• NUTSat is a 2U CubeSat for systems engineering training and commercial aircraft safety technology demonstration mission, from NFU, Let'scom, Gran Systems and NSPO.
  • LORIS (Low Orbit Reconnaissance Imagery Satellite) from Dalhousie University, will be the first CubeSat from Atlantic Canada to be launched by the Canadian Space Agency. The mission objective is to obtain photographs via the camera payload, which will be used to study and monitor shorelines and ocean life activity.[4]
  • petitSat, from Goddard Space Flight Center.
  • SPORT (Scintillation Prediction Observations Research Task), a collaboration between the Brazilian Space Agency (AEB), the Aeronautics Institute of Technology (ITA) in Brazil, the National Institute for Space Research (INPE), and NASA's Marshall Space Flight Center. SPORT is a 6U CubeSat that will advance our understanding of the nature and evolution of ionospheric structures around sunset to improve predictions of disturbances that affect radio propagation and telecommunication signals.[15]
  • DanteSat, from NPC SpaceMind.
  • Surya Satellite-1 (SS-1), 1U CubeSat by Surya University
  • OPTIMAL-1, 3U CubeSat by ArkEdge Space
  • HSKSAT, 3U CubeSat by Harada Seiki


See also[edit]


  1. ^ Kanayama, Lee (16 September 2022). "SpaceX and NASA in final preparations for Crew-5 mission". Retrieved 17 September 2022.
  2. ^ a b Navin, Joseph (27 November 2022). "NASA, SpaceX launch and dock CRS-26 mission to ISS". Retrieved 27 November 2022.
  3. ^ Garcia, Mark (11 January 2023). "Dragon Resupply Ship Splashes Down Returning Critical Science". NASA. Retrieved 11 January 2023.
  4. ^ a b Office of Inspector General (26 April 2018). Audit of Commercial Resupply Services to the International Space Center (PDF) (Report). Vol. IG-18-016. NASA. pp. 24, 28–30. Retrieved 4 April 2021. Public Domain This article incorporates text from this source, which is in the public domain.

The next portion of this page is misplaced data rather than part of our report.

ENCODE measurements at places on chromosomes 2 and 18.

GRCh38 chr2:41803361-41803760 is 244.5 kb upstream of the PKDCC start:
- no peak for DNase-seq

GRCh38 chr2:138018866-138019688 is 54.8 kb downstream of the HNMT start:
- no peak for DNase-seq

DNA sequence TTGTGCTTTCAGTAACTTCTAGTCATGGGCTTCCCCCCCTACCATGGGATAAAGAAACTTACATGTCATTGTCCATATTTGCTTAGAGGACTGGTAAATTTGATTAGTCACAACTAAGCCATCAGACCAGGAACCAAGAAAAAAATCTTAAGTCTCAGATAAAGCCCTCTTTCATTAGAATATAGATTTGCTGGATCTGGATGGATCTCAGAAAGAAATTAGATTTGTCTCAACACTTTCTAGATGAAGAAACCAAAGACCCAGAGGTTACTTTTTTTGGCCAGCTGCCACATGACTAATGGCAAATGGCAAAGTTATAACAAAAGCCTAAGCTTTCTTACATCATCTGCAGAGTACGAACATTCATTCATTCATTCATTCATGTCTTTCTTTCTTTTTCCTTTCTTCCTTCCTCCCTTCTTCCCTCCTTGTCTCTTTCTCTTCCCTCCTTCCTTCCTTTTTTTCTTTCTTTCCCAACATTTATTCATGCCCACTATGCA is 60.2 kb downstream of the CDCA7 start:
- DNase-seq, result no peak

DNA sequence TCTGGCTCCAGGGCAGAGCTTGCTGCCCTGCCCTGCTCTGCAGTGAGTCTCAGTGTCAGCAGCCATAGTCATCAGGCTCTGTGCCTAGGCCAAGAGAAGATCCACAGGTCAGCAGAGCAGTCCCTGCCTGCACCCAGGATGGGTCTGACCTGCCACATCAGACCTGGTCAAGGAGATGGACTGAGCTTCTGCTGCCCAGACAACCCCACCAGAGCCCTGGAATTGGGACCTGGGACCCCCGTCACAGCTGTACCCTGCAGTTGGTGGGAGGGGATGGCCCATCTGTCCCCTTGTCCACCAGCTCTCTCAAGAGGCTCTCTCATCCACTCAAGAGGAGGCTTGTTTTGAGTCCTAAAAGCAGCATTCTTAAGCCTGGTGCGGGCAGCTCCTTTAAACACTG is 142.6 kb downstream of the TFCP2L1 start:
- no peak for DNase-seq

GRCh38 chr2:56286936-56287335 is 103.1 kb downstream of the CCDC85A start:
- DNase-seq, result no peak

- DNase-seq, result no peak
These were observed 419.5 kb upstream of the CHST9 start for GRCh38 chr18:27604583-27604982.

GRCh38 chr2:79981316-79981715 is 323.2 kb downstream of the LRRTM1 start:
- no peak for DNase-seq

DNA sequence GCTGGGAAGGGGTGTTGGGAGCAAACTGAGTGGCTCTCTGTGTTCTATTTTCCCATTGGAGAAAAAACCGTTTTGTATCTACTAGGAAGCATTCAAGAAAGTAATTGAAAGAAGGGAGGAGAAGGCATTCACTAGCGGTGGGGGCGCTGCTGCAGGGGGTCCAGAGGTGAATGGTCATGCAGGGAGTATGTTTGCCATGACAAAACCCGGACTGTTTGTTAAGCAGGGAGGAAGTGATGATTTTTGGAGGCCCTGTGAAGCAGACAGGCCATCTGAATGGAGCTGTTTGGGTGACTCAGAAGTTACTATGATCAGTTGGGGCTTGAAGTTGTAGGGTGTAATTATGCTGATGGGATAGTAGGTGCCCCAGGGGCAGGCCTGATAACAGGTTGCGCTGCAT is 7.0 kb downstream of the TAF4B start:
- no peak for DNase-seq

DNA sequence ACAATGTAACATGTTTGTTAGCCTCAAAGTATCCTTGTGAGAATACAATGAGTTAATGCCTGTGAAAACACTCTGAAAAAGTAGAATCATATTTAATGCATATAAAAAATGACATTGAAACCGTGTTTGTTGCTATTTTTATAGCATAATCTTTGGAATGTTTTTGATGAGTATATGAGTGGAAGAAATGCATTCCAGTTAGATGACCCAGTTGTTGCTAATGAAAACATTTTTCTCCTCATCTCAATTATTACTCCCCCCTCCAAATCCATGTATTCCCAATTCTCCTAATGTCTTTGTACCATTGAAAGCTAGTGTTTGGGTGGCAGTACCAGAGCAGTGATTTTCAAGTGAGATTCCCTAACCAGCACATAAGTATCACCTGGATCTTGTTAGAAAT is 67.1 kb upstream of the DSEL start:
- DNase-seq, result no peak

5. ^ "Dragon 2 modifications to Carry Cargo for CRS-2 missions". Teslarati. Retrieved 4 April 2021.
  6. ^ a b Clark, Stephen (2 August 2019). "SpaceX to begin flights under new cargo resupply contract next year". Spaceflight Now. Retrieved 4 April 2021.
  7. ^ "SpaceX Commercial Resupply". ISS Program Office. NASA. 1 July 2019. Retrieved 4 April 2021. Public Domain This article incorporates text from this source, which is in the public domain.
  8. ^ a b Clark, Stephen (21 November 2022). "Second pair of new space station solar arrays set for launch on Dragon cargo ship". Spaceflight Now. Retrieved 11 January 2023.
  9. ^ Clark, Stephen (13 January 2021). "Boeing says assembly complete on first set of new space station solar arrays". Spaceflight Now. Retrieved 14 January 2021.
  10. ^ "ISS Research Program". Glenn Research Center. NASA. 1 January 2020. Retrieved 4 April 2021. Public Domain This article incorporates text from this source, which is in the public domain.
  11. ^ "ESA Television - Videos - 2020 - 12 - Thomas Pesquet Alpha mission training - Suture in space for Alpha with Thomas Pesquet".
  12. ^ "Upcoming SpaceX-26 Mission to Launch Several Nanoracks Customer Payloads to the ISS". Nanoracks. 21 November 2022. Retrieved 22 November 2022.
  13. ^ "Past ElaNa CubeSat Launches". NASA. 14 December 2022. Retrieved 11 January 2023. Public Domain This article incorporates text from this source, which is in the public domain.
  14. ^ 「きぼう」から超小型衛星3機放出に成功! (in Japanese). JAXA. 11 January 2023. Retrieved 11 January 2023.
  15. ^ "The Scintillation Prediction Observation Research Task". Documentation and Information Center, São Paulo Research Foundation. Retrieved 30 November 2022.

External links[edit]